• The immortality one is fairly common: in the animated film Heavy Metal 2000, the Man Behind the Man gets his immortality... of course, he then gets sealed in a chamber that can only be opened from the outside with a key lost in the depths of space.
  • In A Simple Plan, the brothers played by Bill Paxton and Billy Bob Thornton kill a lot of people, including their third partner and his wife, to get the money they found in the crashed plane, ending with Thornton forcing Paxton to kill him, as it's the only way for the plan to work at that point. Unfortunately, it turns out the money was the ransom in a kidnapping, and the serial numbers are on file at the FBI, making the money useless.
  • A similar twist occurs in the underrated comedy Screwed. Miss Crock's assistant, Chip, steals the money intended as the ransom in the fake kidnapping of main character Willard, but is busted when one of his accomplices uses one of the bills to buy flowers, not aware of the serial number practice.
  • Raiders of the Lost Ark: The Nazis decide to "try out" the Ark of the Covenant as a weapon of mass destruction, only to be destroyed themselves for not reading the fine print.
  • In The Book of Eli, Big Bad Carnegie has gone through great lengths to wrest the book from Eli. He finally has it in his grasp and has a locksmith open it to find that it's in Braille. And he can't read Braille This turns into a Humiliation Conga when it's revealed that his town has totally slipped out of his control because he sacrificed almost all of his men to get it, the blind woman he's been abusing for the whole film tells him to shove it when he tries to get her to read the book to him, and finally, a relatively minor wound he suffered earlier in the film is now badly infected, and he's likely to die from it if the uprising doesn't kill him first. Protip: Don't piss off God.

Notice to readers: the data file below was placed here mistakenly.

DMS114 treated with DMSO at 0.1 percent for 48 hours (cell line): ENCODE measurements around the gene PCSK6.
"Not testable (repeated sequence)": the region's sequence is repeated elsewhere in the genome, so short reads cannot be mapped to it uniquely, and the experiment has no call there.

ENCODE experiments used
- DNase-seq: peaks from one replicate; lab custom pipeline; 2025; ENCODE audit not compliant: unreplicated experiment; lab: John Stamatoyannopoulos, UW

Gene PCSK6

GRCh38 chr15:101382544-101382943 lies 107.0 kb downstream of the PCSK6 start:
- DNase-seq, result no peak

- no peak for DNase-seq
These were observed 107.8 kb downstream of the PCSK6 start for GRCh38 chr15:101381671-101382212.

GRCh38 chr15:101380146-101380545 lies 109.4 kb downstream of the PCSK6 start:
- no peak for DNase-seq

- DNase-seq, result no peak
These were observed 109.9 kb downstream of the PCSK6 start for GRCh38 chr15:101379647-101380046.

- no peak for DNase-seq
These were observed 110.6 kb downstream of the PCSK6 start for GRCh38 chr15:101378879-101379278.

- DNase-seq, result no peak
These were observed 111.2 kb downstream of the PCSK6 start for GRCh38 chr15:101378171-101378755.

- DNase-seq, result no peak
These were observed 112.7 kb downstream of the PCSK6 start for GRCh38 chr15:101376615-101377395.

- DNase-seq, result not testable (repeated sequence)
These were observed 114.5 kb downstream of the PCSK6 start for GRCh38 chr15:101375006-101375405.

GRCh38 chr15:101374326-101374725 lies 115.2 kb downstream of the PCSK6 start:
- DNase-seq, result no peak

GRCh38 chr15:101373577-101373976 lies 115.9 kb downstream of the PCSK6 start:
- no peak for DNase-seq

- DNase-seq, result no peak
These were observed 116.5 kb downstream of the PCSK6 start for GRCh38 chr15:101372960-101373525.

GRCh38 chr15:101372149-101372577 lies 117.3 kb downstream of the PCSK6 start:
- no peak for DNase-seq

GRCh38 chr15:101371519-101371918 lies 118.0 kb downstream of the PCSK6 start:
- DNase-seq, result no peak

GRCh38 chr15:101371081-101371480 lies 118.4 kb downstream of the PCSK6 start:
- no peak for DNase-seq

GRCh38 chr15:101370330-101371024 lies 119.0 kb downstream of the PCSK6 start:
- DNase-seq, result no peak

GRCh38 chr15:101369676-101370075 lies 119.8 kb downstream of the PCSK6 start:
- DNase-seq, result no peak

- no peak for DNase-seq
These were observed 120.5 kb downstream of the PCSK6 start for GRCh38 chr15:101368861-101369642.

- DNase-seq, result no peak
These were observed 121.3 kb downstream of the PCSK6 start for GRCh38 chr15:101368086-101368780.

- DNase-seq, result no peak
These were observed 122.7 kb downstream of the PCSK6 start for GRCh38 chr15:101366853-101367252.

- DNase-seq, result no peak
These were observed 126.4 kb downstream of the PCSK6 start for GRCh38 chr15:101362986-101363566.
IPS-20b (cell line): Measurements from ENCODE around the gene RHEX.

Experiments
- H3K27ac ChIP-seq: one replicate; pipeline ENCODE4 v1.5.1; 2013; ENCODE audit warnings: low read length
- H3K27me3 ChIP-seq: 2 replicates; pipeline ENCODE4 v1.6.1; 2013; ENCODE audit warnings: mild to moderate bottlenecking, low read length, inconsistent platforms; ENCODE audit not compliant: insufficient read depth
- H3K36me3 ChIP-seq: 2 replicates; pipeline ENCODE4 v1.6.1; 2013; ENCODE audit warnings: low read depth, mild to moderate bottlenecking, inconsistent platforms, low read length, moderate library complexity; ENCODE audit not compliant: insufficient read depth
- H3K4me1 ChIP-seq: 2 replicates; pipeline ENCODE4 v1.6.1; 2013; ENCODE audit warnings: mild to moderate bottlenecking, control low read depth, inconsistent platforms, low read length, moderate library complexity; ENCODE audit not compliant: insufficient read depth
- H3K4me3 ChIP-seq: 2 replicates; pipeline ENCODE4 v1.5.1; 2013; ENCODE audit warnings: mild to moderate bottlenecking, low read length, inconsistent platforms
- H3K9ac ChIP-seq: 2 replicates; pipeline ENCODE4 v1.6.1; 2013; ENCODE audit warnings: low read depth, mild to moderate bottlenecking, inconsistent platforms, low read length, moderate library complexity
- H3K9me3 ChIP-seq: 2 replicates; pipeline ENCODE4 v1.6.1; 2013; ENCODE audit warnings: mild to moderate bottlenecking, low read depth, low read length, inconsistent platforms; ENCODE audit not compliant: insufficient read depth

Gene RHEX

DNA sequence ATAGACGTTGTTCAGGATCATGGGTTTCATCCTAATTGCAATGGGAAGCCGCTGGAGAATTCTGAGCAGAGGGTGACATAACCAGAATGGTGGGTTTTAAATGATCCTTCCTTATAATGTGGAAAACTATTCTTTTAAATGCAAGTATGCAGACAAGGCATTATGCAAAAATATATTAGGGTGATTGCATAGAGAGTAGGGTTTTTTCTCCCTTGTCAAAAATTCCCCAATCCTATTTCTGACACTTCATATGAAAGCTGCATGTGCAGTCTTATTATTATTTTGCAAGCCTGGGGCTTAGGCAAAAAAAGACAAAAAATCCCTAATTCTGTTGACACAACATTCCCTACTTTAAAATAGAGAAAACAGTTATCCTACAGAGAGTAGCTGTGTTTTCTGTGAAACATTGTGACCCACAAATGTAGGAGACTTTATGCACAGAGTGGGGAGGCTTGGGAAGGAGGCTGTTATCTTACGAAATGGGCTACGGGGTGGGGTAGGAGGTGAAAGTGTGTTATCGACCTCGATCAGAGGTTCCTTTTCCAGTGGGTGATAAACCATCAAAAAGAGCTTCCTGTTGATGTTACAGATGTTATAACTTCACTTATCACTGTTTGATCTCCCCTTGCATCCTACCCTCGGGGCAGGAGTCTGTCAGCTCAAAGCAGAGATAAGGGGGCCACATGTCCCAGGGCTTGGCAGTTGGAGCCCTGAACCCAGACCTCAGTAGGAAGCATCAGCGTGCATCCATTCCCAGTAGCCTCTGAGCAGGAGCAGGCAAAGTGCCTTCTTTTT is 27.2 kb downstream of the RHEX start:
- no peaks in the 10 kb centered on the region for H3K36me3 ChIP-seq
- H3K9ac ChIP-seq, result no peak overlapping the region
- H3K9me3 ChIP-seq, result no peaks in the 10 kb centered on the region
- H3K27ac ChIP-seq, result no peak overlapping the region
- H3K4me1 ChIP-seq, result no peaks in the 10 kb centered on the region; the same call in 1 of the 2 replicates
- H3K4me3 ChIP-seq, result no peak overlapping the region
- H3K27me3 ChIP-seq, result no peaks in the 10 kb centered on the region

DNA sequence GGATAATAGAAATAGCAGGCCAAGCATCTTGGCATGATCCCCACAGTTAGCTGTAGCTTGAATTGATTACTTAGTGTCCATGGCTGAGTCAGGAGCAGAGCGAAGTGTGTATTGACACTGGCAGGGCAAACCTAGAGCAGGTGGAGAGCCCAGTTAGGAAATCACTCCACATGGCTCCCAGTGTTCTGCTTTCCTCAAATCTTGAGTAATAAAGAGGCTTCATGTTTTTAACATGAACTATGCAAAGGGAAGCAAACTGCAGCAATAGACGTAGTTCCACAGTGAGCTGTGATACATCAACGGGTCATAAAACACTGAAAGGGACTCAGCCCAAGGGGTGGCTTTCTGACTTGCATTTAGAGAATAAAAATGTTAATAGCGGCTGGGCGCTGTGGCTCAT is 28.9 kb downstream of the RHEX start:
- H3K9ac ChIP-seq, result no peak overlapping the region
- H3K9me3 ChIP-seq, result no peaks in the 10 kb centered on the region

• The Maltese Falcon from the film and the book of the same name. Supposedly a gold statue disguised as lead, turns out to actually be lead. The people obsessed with it (to the point of being willing to kill for it) decide that it must be a copy and the original must still out there somewhere.
  • In The Doberman Gang, a group of criminals train a pack of dobermans to commit an ingenius bank robbery. They succeed. But by the end, only one of the criminals is left. The person who trained the dogs is gone, and since he was the only one the dogs trusted, the criminals are unable to recover the money. The dogs escape carrying all the loot with them.


  • Even before Shakespeare and the Trope Namer incident, Norse myth tells of Loki, who bet his head to the dwarf Brokk of whom could give the Aesir the better gift. 'Betting your head' in Norse society meant 'betting a sum of gold equal to your head's worth', but when Brokk (who was rich enough to begin with) won the bet he decided he wanted the bet paid literally. Loki at that point pointed out he'd never bet any of his neck, and neither side could agree on what constituted the head and what constituted the neck. In a final inversion of the trope, one version of the myth tells that Brokk got annoyed by being cheated out of what he considered rightfully his and sewed Loki's mouth shut to stop his word twisting (Loki was unable to argue that it was in any way not part of his head).
  • Piers Shonks, a knight on Mediaeval England, killed a dragon belonging to Satan, who turned up in a rage and promised that "whether you're buried in the church or out, I'll have your soul!". When Shonks died, he was buried in the wall of a church near Brent Pelham, with the inscription "Shonke one serpent kills, t'other defies / And in this wall as in a fortress lies"


  • In Thomas by Robin Jarvis, the protagonists meet a magician and find themselves caught up in a quest to defeat an evil cult hoping to resurrect their demon master by recapturing the pieces of a magical egg from which he will hatch. The heroes end up prisoners, helpless witnesses to the dark ritual... except it goes wrong. The magician gloats to the confused baddies that they've fallen into the goodies' trap - the Big Good knew this would happen one day, so he and his followers spent years enchanting the egg with goodness so that it would destroy the demon instead of reviving him if the heroes failed to stop the cult. Still, the story isn't quite over...